aspects, one was achieving the peaking of CO
emissions around 2030 and making best
efforts to peak early, the other was increasing the share of non-fossil fuels in primary
energy consumption to around 20 per cent by year 2030[3]. From December 1-14, 2014,
the 20th conference of the parties on the “United Nations Framework Convention on
Climate Change” (UNFCCC) and the 10th conference of the parties on the “Kyoto
Protocol” was held in Lima, the capital of Peru. These conferences talked about the main
topics of the Paris Climate Conference of 2015 (this conference was held from November
30-December 11, 2015, in which the parties have signed the “Paris Agreement”),
determined the related draft text and expected to start the Green Climate Fund as soon
as possible. The main differences between the developed countries and the developing
countries in Lima Climate Conference focused on two aspects, one was the way to
establish the principle of “common but differentiated responsibilities” and the other was
the scope of the contribution with a country’s self-determination; the developed
countries stick to only include emission reduction, but the developing countries hope to
reect in a balanced way concerning of emission reduction, adaption, funds, technology
transfer and capacity-building elements[4]. And China submitted a document on the
contribution with a country’s self-determination for the response of climate change, To
Strengthen the Action Response to Climate Change–the Contribution with Chinas
Self-determination, to the secretariat of the UNFCCC on June 30, 2015. According to this
document, the CO
emissions per gross domestic product of China in 2030 will be
reduced by 60-65 per cent, compared with that in 2005[5]. Above all, the world has an
increasing concern on global climate change.
With the development of the per capita income of China, people’s living level has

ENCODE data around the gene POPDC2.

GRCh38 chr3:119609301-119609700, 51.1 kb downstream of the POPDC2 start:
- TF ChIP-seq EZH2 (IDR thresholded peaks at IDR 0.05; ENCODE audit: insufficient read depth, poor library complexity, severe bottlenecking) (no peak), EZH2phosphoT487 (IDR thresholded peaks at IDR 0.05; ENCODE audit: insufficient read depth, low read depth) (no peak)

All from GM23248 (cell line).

increased considerably, and they have become more and more concerned about the
environment. Thus, they will have low-carbon preferences to some extent. As the
present environmental regulation of China is not as strict as the developed countries,
some manufacturers can make products with a private marginal cost lower than the
social marginal cost, which will bring the society with negative externalities. When it
comes to this topic, there are about two ways to solve this problem, one is Pigouvian
Taxes and the other is Coase Theorem. Wei et al. (2013) concluded three mechanisms to
reduce the emissions of greenhouse gas, the rst one is command-and-control
mechanisms, the second one is quantity-based mechanisms and the last one is
price-based mechanisms. Because command-and-control mechanisms always bring
about loss of efciency, most have focused on the second and the third mechanisms.
Pizer (2002) and Nordhaus (2006) drew a conclusion that from an economic point of view,
price-based mechanisms are better than quantity-based mechanisms, and that is why
we choose the carbon-tax policy as an object to study in this paper. Until now, Finland,
Denmark, Sweden, Ireland, Norway, Switzerland, some provinces in Canada and some
states in the USA have already levied carbon-tax[6]. To formulate a suitable carbon-tax
policy, to reduce the carbon emissions of industrial production, and to improve the